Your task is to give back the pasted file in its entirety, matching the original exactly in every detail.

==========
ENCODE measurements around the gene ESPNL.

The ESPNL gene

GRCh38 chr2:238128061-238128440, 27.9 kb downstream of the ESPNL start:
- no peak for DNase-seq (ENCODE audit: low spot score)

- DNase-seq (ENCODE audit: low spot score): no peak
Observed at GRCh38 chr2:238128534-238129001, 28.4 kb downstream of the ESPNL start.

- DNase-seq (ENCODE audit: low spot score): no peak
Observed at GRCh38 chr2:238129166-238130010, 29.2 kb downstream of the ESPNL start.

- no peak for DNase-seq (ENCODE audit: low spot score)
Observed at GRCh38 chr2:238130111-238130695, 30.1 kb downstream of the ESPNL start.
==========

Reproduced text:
ENCODE measurements around the gene ESPNL.

The ESPNL gene

GRCh38 chr2:238128061-238128440, 27.9 kb downstream of the ESPNL start:
- no peak for DNase-seq (ENCODE audit: low spot score)

- DNase-seq (ENCODE audit: low spot score): no peak
Observed at GRCh38 chr2:238128534-238129001, 28.4 kb downstream of the ESPNL start.

- DNase-seq (ENCODE audit: low spot score): no peak
Observed at GRCh38 chr2:238129166-238130010, 29.2 kb downstream of the ESPNL start.

- no peak for DNase-seq (ENCODE audit: low spot score)
Observed at GRCh38 chr2:238130111-238130695, 30.1 kb downstream of the ESPNL start.